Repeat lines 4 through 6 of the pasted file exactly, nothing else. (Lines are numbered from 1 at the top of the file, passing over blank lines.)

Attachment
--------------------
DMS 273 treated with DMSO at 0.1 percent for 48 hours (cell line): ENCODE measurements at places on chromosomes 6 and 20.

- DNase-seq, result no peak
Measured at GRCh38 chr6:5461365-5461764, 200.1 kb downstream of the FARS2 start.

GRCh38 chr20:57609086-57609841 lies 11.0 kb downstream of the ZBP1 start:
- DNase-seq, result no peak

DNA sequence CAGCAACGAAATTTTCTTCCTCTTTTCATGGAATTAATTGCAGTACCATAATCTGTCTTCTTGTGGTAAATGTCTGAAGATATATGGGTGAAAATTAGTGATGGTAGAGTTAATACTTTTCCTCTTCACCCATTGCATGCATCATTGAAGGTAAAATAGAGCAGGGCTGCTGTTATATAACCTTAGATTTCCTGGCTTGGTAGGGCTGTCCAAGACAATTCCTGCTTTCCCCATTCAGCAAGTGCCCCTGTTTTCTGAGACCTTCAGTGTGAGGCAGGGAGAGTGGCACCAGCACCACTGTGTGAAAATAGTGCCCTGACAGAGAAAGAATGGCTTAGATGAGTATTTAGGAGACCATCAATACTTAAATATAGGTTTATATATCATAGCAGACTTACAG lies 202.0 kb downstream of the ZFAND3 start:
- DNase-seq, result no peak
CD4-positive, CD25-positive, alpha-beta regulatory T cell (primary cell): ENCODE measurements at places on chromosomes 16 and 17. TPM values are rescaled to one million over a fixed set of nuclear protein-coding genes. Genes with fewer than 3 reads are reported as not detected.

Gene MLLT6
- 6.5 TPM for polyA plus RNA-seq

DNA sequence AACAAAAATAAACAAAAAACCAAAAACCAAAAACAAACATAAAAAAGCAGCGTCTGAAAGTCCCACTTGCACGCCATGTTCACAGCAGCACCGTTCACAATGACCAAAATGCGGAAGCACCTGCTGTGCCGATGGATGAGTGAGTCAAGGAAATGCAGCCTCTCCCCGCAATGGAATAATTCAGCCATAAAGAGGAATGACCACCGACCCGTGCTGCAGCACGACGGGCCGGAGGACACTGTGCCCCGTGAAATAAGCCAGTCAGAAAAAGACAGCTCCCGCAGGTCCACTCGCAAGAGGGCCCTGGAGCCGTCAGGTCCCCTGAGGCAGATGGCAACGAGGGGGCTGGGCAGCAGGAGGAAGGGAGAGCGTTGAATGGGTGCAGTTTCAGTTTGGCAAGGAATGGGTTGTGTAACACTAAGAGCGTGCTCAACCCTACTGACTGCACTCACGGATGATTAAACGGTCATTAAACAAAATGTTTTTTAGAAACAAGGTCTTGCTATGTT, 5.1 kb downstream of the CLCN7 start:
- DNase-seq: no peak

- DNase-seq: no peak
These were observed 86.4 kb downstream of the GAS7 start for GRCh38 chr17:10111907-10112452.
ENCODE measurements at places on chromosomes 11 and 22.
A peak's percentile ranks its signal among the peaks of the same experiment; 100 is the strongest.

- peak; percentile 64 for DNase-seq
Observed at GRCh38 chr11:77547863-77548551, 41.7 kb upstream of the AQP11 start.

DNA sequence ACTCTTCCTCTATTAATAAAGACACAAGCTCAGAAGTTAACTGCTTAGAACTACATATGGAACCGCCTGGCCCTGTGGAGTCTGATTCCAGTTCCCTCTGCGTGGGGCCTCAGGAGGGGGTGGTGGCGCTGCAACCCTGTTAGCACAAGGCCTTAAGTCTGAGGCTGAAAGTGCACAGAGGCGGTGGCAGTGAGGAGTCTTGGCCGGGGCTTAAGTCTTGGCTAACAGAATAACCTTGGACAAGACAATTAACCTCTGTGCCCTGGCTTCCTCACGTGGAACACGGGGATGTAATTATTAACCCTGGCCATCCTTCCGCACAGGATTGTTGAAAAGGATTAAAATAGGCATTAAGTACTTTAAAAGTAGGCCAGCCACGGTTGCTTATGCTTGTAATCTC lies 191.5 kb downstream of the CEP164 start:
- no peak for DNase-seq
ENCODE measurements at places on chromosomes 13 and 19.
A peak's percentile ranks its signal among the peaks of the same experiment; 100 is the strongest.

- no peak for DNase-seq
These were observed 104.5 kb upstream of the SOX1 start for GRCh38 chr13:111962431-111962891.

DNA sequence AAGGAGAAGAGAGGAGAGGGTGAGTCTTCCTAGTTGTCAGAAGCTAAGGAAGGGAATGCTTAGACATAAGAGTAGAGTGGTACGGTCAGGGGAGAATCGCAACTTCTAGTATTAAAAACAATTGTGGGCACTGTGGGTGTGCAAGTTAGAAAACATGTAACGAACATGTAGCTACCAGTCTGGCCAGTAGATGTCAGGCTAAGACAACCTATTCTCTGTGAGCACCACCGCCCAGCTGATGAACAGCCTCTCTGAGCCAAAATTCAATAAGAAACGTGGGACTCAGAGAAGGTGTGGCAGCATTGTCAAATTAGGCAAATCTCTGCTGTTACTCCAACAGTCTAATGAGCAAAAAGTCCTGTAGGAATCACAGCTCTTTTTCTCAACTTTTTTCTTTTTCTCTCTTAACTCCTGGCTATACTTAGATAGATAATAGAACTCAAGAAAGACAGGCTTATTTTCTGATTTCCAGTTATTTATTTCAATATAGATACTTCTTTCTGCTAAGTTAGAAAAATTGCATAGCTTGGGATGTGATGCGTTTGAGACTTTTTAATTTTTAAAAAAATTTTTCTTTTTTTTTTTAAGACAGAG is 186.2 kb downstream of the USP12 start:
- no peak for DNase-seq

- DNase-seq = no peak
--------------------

GRCh38 chr20:57609086-57609841 lies 11.0 kb downstream of the ZBP1 start:
- DNase-seq, result no peak

DNA sequence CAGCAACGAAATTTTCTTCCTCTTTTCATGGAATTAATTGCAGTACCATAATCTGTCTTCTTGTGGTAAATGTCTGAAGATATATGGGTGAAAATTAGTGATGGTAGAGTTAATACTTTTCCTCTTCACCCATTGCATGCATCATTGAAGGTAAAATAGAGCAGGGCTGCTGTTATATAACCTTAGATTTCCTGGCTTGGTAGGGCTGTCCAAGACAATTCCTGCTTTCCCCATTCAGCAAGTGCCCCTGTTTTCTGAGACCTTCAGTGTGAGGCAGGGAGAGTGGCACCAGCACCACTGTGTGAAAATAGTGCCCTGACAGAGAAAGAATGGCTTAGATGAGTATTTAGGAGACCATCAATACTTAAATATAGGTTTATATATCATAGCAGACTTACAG lies 202.0 kb downstream of the ZFAND3 start: